Daimler, Volvo Argue Against EPA’s Fee Rule for Navistar

WASHINGTON —Attorneys for Daimler Trucks North America and Volvo group today asked a federal appeals court to throw out an Environmental Protection Agency rule that allowed Navistar Inc. to pay “nonconformance penalties” for engines that failed to meet 2010 federal emissions standards for nitrogen oxide compounds.

Arguing before a three-judge panel of the U.S. District Court of Appeals for the District of Columbia, truck makers attorney Christopher Handman said that the EPA should not have allowed the penalties because Navistar could have employed alternative selective catalytic reduction technology.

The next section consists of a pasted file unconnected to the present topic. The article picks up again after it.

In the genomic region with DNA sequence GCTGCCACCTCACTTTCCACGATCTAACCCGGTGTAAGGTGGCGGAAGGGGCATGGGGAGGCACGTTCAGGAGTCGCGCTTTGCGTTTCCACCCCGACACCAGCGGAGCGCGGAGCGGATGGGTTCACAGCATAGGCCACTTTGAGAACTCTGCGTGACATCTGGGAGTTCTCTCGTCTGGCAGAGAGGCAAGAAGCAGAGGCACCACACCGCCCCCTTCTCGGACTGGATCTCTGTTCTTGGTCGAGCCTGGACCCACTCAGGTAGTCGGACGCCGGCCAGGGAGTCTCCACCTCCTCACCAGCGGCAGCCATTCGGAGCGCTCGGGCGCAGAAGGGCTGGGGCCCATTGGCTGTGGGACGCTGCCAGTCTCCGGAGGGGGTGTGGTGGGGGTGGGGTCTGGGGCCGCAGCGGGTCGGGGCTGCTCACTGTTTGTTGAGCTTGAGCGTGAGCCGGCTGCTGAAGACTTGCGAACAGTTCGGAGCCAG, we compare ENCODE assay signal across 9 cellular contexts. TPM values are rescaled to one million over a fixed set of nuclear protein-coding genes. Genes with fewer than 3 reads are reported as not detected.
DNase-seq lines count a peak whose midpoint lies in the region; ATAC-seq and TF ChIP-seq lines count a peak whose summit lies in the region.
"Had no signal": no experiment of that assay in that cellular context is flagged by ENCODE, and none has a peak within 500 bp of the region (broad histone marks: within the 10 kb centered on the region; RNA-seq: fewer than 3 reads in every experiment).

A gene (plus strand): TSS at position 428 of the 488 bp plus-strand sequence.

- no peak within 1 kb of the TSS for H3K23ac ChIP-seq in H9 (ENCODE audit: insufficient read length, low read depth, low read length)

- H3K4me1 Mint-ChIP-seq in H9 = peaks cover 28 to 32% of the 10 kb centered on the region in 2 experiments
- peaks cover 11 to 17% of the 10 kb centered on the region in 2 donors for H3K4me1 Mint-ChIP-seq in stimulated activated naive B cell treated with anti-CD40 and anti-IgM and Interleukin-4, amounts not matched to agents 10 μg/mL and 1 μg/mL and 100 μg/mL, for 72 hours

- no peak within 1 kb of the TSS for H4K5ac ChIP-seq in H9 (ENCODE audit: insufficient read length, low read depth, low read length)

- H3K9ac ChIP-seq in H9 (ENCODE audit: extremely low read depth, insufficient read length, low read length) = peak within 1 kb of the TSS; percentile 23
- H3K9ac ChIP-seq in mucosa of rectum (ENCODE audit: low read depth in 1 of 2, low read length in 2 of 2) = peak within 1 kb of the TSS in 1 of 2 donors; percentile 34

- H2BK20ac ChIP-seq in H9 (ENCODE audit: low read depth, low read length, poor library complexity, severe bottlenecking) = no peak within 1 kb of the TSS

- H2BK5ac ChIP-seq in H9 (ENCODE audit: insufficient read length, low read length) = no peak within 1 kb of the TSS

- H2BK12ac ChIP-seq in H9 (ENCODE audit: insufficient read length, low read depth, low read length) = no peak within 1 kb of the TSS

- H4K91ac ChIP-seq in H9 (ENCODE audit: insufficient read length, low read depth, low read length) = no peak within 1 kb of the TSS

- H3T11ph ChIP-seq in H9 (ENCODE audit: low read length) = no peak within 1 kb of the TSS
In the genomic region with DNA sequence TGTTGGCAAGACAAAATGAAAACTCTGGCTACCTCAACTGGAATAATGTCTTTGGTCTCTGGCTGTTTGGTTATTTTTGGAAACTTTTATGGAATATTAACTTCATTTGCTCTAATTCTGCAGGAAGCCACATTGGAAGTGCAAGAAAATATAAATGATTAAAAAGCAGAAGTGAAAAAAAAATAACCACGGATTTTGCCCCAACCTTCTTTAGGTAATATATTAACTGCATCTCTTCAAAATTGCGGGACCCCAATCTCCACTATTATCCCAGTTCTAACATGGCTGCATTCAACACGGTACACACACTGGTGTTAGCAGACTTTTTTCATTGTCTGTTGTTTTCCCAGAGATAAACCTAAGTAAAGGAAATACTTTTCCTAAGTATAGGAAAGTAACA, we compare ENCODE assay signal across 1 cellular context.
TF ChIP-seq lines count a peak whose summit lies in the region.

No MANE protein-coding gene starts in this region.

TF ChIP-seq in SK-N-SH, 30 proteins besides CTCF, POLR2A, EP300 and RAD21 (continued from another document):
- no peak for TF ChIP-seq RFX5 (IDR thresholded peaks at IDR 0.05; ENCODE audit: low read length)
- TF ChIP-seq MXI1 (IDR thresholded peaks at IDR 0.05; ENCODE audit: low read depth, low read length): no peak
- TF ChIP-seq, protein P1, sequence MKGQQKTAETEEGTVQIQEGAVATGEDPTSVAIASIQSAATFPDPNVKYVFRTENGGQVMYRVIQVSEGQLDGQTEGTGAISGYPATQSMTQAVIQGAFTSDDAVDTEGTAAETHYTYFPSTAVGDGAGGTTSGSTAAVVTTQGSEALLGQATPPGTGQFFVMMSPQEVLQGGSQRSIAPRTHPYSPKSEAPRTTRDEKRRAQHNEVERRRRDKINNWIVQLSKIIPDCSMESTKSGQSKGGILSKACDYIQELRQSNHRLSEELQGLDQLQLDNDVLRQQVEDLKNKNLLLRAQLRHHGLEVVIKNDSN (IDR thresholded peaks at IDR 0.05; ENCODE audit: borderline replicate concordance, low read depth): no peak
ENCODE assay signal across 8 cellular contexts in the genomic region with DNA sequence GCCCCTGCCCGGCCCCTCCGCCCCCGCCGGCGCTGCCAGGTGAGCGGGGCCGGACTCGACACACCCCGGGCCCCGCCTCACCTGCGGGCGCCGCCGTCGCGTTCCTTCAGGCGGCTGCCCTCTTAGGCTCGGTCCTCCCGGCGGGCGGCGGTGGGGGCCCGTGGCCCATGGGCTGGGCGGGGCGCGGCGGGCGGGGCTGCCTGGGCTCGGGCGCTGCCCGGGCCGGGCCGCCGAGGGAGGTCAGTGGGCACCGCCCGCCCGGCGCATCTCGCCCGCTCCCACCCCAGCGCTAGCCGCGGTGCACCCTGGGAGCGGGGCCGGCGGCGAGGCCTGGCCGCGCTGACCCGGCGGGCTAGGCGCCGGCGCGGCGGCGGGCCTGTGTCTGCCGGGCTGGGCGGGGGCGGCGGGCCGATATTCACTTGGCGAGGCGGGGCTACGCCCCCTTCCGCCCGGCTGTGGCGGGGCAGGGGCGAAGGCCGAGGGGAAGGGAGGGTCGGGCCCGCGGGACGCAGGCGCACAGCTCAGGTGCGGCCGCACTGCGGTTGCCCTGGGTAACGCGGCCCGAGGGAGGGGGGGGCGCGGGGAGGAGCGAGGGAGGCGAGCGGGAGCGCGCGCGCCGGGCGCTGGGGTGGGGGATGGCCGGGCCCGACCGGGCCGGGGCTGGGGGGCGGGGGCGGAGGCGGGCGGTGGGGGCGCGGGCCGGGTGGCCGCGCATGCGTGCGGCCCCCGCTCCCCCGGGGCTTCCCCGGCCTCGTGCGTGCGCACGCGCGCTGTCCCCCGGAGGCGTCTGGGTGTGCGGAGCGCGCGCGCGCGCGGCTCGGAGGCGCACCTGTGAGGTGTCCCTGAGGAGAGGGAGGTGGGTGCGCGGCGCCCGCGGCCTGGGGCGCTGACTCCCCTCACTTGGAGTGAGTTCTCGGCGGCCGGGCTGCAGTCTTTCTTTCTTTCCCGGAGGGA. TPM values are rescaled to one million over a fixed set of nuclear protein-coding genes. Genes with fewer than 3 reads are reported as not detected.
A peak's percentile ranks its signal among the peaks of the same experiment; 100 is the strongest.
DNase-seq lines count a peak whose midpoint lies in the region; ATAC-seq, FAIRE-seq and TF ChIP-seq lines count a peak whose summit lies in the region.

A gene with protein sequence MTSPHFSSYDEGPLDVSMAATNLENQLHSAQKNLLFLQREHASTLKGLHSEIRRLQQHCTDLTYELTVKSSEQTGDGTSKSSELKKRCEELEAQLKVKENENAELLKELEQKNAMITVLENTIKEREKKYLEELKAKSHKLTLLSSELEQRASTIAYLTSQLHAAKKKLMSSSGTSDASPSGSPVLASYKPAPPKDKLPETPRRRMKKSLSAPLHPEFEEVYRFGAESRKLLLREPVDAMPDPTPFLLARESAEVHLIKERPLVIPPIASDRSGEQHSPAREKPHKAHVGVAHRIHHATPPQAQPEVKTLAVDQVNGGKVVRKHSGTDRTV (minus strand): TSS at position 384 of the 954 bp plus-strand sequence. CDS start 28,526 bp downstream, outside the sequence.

Navistar failed to comply with the standard, not because it was a “technological laggard” but for economic reasons, Handman said.

However, EPA attorney Michele Walter said the penalty option was justified because changing to SCR technologies would have required “substantial work” on Navistar’s part to meet the standard in a timely manner.

A related case appealed by the OEMs on EPA’s issuing certificates of conformity for Navistar’s non-compliant engines was dismissed by the appeals court last week.